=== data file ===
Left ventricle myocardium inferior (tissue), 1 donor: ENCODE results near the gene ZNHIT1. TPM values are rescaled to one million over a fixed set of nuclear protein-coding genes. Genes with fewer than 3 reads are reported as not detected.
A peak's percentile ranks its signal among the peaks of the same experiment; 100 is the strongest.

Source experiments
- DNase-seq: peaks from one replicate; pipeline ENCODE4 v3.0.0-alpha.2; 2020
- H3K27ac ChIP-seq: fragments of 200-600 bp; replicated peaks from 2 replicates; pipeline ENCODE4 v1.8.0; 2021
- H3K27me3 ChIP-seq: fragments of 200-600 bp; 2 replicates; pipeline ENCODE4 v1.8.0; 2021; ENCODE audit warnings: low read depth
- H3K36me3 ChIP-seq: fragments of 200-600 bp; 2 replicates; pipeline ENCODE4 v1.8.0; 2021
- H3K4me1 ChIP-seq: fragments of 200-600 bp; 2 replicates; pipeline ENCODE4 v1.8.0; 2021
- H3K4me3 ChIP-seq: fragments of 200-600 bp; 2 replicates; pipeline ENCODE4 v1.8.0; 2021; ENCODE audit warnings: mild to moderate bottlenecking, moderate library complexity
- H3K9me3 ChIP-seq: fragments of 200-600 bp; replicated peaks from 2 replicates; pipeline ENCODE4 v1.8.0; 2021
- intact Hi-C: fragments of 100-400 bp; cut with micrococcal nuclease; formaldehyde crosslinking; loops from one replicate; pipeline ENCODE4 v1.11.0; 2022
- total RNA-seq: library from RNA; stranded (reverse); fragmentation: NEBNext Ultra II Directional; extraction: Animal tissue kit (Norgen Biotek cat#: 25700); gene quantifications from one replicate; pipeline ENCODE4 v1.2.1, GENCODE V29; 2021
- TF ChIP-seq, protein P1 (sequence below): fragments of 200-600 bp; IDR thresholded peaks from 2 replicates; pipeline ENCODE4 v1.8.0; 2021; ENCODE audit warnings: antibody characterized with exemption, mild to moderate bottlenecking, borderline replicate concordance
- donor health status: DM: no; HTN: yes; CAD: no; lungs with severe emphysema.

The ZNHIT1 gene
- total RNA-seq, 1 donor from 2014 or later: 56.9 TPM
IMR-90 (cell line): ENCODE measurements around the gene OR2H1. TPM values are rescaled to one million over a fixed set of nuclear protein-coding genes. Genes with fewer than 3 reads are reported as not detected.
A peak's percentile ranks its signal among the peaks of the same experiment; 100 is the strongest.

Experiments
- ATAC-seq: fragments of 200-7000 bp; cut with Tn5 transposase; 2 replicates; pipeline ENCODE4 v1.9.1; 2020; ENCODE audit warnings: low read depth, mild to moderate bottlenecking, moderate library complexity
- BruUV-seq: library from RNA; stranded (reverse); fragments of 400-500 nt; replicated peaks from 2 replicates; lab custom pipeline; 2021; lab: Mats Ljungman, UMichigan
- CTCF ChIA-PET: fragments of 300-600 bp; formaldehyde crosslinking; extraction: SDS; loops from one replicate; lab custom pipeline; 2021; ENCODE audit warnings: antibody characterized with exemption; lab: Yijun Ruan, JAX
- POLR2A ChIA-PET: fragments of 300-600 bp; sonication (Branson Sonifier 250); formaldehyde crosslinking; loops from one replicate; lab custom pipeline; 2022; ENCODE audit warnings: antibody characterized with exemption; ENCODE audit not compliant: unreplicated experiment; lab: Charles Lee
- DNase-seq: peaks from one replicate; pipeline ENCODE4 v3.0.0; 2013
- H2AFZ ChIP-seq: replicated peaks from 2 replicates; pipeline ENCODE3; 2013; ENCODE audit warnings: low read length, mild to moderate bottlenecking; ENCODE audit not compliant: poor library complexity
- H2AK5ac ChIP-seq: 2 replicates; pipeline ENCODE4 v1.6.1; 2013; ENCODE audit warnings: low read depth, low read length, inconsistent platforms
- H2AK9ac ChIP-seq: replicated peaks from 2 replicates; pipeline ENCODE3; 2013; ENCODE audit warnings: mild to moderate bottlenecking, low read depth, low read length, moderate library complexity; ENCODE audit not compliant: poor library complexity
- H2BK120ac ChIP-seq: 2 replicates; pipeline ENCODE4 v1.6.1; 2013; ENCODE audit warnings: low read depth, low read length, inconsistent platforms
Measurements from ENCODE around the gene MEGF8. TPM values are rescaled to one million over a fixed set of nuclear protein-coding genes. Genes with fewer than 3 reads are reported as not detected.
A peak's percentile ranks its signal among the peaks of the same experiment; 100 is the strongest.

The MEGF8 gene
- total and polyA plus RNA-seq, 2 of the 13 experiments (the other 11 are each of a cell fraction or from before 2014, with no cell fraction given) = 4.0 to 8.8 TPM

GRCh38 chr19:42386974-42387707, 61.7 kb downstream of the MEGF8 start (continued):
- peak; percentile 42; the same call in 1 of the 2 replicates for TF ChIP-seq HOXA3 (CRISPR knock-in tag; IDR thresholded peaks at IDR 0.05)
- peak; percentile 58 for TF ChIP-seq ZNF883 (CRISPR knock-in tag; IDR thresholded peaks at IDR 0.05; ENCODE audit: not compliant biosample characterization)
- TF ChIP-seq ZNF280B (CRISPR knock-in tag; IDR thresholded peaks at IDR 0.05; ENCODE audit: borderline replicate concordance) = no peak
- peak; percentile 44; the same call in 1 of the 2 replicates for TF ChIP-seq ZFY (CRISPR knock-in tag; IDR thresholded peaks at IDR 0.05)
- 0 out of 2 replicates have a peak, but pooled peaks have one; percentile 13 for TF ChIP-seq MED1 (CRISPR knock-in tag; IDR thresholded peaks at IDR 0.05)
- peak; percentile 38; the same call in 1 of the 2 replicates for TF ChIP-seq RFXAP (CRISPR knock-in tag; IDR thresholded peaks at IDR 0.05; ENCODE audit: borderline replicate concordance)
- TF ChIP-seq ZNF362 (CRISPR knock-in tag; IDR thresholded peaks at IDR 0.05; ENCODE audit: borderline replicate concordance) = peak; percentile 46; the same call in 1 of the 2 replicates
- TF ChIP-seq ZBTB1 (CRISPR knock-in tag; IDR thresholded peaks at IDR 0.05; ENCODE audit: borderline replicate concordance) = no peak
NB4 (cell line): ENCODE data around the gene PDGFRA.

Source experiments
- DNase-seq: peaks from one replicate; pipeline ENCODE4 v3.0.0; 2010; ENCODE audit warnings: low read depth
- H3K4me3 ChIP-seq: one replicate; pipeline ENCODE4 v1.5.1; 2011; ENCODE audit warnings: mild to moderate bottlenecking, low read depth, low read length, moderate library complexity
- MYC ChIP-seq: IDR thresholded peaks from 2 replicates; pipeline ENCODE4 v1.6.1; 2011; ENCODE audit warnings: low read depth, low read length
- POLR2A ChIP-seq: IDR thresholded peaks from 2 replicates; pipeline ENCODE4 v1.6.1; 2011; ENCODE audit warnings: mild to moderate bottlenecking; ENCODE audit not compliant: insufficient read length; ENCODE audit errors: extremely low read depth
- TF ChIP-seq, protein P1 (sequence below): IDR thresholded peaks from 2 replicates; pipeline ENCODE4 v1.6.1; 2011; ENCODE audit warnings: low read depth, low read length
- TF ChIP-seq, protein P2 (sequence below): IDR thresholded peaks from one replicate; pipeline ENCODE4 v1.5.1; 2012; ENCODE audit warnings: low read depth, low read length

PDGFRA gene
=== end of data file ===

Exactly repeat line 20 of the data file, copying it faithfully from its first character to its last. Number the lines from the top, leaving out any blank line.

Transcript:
- ATAC-seq: fragments of 200-7000 bp; cut with Tn5 transposase; 2 replicates; pipeline ENCODE4 v1.9.1; 2020; ENCODE audit warnings: low read depth, mild to moderate bottlenecking, moderate library complexity